The light died quickly that night. When we left the caravan and closed the door behind us, the darkness was already absolute. We turned our faces away from the farmhouse and set off into the woods, leaving it behind for ever. Beatrix held my hand. The only sounds were the sounds of our footsteps, the clumsy snapping of twigs.
I know now–at least I think I know, insofar as one can ever know these things–that it was never her intention to take me home. She was old enough to know that two little girls could never walk all the way to my parents’ house. But I did not know that, and I trusted her. And besides, we were blood-sisters now.
We came out of the woods and crossed the last of Uncle Owen’s fields. After that we walked for perhaps no more than an hour, but to me it seemed a hundred lifetimes. Beatrix knew that country well and she chose her route with cunning, describing an almost perfect circle. When we reached the glade where I begged her to rest, we must have been almost back at the farmhouse, but for all I knew, we could have been anywhere.
We lay down, and I clutched Shadow to my chest. The clouds had parted and the moon bathed everything in a quicksilver light. I could not stop shivering. Now I was more tired than scared, and gripped with a clinging despair, but still, there was a kind of beauty all around us. I was aware of that, even then. Beatrix put her arm behind my neck, and I pressed myself tightly against her, and we lay like that, on our backs, staring up at the stars.
“Do you think we’ll get there?” I asked. “Do you think we ’ll get there tonight?” And when she didn’t answer, I framed another question, the one that had been puzzling me the most: “Why do you want to come? Why do you want to leave home?”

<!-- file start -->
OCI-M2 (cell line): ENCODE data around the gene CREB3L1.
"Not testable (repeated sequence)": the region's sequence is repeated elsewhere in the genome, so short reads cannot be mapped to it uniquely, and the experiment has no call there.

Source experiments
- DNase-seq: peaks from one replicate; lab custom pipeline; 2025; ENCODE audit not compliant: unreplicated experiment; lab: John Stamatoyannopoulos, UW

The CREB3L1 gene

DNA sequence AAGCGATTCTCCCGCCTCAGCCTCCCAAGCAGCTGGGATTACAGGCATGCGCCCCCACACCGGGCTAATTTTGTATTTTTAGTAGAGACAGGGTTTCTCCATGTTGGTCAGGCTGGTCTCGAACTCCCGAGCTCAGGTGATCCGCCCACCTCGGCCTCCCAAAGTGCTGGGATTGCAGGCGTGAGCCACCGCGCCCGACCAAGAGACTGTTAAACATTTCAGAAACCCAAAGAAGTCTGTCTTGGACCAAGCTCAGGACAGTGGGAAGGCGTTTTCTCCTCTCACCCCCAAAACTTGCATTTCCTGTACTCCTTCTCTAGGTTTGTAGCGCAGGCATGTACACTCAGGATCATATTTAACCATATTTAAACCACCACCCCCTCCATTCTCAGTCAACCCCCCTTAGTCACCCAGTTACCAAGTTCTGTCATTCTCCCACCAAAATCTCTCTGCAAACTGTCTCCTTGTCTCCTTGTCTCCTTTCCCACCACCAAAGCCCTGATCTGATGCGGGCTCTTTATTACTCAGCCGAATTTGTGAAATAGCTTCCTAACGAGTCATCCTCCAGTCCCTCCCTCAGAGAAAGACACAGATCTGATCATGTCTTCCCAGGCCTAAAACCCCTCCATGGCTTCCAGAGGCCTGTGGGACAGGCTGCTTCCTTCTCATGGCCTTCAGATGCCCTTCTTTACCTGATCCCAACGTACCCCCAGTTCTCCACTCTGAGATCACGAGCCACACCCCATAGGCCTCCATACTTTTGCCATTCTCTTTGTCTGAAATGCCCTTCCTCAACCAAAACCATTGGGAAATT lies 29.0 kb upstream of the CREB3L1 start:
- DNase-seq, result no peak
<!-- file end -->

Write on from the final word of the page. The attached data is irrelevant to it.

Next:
“I don’t like my mother and father,” she answered, after a long time. “I don’t think they love me.”
“Are they cruel to you?” I asked.
Again, she didn’t answer.
In spite of myself, I began to grow sleepy. A barn owl was hooting, crying out in the night, very close to us. The trees rustled, the undergrowth was restless with hints of subtle, mysterious life. I could feel the warmth of Beatrix’s body, the pulsing of blood through the arm at the back of my head. Her sensations became mine. The moon continued to rise, and with a flurry the owl launched into sudden flight, skimming away beneath the branches of the trees. The dampness had left the air. The goal I had fixed upon–reaching the city, knocking on the door of my astonished parents’ house–receded and vanished. Despite the cold, I was happy here.
When I awoke, Beatrix was no longer with me. I sat up and looked around me, my heart pounding.
I could see her standing at the edge of the glade, looking out over the moonlit field. Her fragile silhouette. And I could hear voices. Human voices, although they sounded as desolate and unearthly as the low wail of the barn owl. Human voices, calling our names: her name, and mine.
Figures–a whole row of tiny black figures–appeared in the distance, coming towards us across the field. In defiance of the blackout, some of them were carrying torches, and these needles of bobbing light danced like sad fireflies as they made their inevitable progress towards Beatrix, who stood and watched, impassive, trembling slightly, but only with the cold, never thinking to turn and run, as I wanted to. And why should she? She had provoked this moment. She had intended it.
They were coming to find us.
From the Hardcover edition.
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Descripción Penguin Books, 2010. Paperback. Estado de conservación: New. Nº de ref. de la librería DADAX0141033215
Descripción Penguin Books, 2010. Paperback. Estado de conservación: New. book. Nº de ref. de la librería M0141033215